EFR - Reviews of From the Horse's Mouth @ Edinburgh Fringe

From the Horse's Mouth @ Edinburgh Fringe

Sat 8th – Wed 19th August 2015

reviews

Michael Roderick

at 12:43 on 13th Aug 2015

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Beneath the din of the Chiquitos on Frederick Street, there sits a drab and unassuming little room. With no window, whitewashed walls and a dampish odour, one would think that no amount of razzmatazz or singsong could enliven its boxy dullness. Of course, you’d be wrong, for that’s exactly what the live jazz and spoken-word poetry group From The Horse’s Mouth manage to do – with such energy and skill that (and this, remember, is a free show) I’d happily pay to see it again. And again. Without a doubt, the group warmed the basement of this desultory Mexican restaurant with the cool atmospheres of a late-night jazz joint

The show is marketed as primarily a jazz act, but there’s actually quite a bit more on offer here, both in tone and content: spoken-word poetry that ranges from the clever, quick-tongued ditty, to long melancholy lyrics and fantastic raps. There is singing, too, and a hint of stand-up comedy. All, however, is backed by a jazz band (Jacob Ewens on trumpet, Harry Davidson on bass, Bobby Goulder as pianist and Jack Chown on drums) of tremendous vigour and an impressive knack for improvisation (I realise this is probably a requirement of jazz bands, but my novice ear was utterly charmed).

The meat of the show, as I say, is taken up by poetry and singing. The poets all radiate charisma, warmth and humour, and interact wonderfully with the audience, but each has their own individual persona: Jaylee Ali seemed cutely awkward and wonderstruck, Toby Thompson absurdist and sardonically buffoonish and the emcee Doug Taylor finding a comic balance essential to his role, though his poem about his Serbian grandfather and the atrocities of that blasted region proved, for me at least, a highlight. It was welcome and impressive that all were capable of modulating their tone from comic, to charming, to wistful, to downright mournful.

Heather Young sings two magnificent songs – Stevie Wonder’s Overjoyed and Blackbird by the Beatles. The only slight criticism I might have is, I think, to be found in my prejudice- if you dislike the sometimes annoying mannerisms of spoken-word poetry, the always optimistic movements and signs of joy and rhythm, you’ll probably find the this particularly exasperating. No one, however, seemed to dislike this show. So marvellous, so infectious and so delightful was the whole thing that I absolutely want to see them again. And again.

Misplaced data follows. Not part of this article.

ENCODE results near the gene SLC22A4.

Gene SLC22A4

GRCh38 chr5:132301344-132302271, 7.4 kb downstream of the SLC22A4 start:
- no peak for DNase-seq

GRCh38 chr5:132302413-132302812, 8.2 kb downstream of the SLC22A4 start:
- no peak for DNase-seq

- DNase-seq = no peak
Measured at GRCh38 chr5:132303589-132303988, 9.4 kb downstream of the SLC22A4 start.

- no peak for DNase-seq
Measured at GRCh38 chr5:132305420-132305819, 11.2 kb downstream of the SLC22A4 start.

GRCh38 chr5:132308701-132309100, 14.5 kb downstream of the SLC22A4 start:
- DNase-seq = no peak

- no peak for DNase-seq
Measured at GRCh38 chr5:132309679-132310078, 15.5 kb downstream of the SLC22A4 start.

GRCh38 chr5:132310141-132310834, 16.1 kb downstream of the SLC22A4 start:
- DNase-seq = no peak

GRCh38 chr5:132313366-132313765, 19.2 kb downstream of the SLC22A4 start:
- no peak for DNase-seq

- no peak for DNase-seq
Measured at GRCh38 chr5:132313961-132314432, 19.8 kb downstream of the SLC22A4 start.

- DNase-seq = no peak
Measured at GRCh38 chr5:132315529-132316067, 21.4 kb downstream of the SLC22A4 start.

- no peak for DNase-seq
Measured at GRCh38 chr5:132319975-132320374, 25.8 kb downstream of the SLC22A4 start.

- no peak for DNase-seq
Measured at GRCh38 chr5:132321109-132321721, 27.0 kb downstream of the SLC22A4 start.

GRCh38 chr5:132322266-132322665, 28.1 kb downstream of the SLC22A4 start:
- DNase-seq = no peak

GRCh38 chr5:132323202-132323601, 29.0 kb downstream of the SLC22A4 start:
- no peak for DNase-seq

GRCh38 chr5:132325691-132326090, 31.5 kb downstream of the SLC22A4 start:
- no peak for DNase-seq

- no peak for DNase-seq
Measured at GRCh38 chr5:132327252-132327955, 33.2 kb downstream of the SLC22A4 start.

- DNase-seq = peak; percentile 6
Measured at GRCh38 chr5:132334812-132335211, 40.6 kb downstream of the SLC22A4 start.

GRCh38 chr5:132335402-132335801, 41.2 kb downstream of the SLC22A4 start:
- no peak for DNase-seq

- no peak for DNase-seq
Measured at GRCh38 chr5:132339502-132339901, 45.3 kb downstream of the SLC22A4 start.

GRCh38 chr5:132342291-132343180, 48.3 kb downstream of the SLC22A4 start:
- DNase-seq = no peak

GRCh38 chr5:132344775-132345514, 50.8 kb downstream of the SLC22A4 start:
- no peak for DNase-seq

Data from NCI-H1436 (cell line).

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Katie Heath-Whyte

at 12:49 on 13th Aug 2015

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From the moment the four-piece jazz band struck up and compere-poet Doug Taylor took the stage, From The Horse’s Mouth transformed the room’s atmosphere and let their audience know they were in for something special. The hour long show was crammed with variety, energy and talent, and the room was left buzzing with an infectious vivacity.

Hailing from Oxford, From The Horse’s Mouth packs in a brutally talented lineup of singers, musicians, poets and performers. Each soloist held the audience rapt as they stepped up, carefully manipulating the tone of each piece with accompanying music and engaging delivery. The tightness of the group is clear, every member visible to the audience throughout the show, responding to their fellow performers and never once disengaged. Several solo spoken pieces are heightened by a chorus sung by the others, and occasionally by audience call and response that was pitched just right for the relaxed vibe.

Each performer had a distinct style, though with soloists performing two or three compositions, they were also able to showcase their ability to embrace varied subject matters. Rapper Jaylee Ali brought a smile with his rhythmic, uplifting words and dynamic presence. With phrases expressing a love for music and life, Ali worked his magic best when joined by the skilled beats of Jack Chown on drums, and Harry Davidson’s lively basslines. Performance poet Toby Thompson, though initially seeming less comfortable in the space, captivated the audience with his lyrical poems. Thompson was often accompanied by the twinkly ornaments and impressive improvisations of keyboard player Bobby Goulder, and the blues sounds of Jacob Ewens’ muted trumpet added to the magic of Thompson’s ethereal words. A highlight of the evening was Thompson’s ‘Buzz Lightyear’, with improvised backing provided by the band in a key of the audience’s suggestion. A feat of skilfull wordplay, the rhymes of Thompson’s poem drove forwards a foot tapping rhythm and clear enjoyment from the audience who participated in the chorus with enthusiasm. As well as holding together the show with his compering, Doug Taylor’s poetry ranged from comic to genuinely moving; his poem dedicated to his grandfather being another notable performance.

Spoken word and poetry was interspersed with sung jazz, and Heather Young’s soothing, classic voice gave the audience a moment’s respite from the tangle of tripping words thrown at them from the other soloists. The band’s clever interpretation of an otherwise overdone song was an audience favourite.

Though composed of solo acts, the uniqueness of the evening arose from the togetherness of From The Horse’s Mouth. The range of pieces gave the night an appreciated variety, but once the audience had been wooed by the band, the acapella pieces felt somewhat lacking. Nevertheless, this did not detract from the enjoyment of such a tight, clever and downright fun exhibition of undeniable and wide ranging talent.

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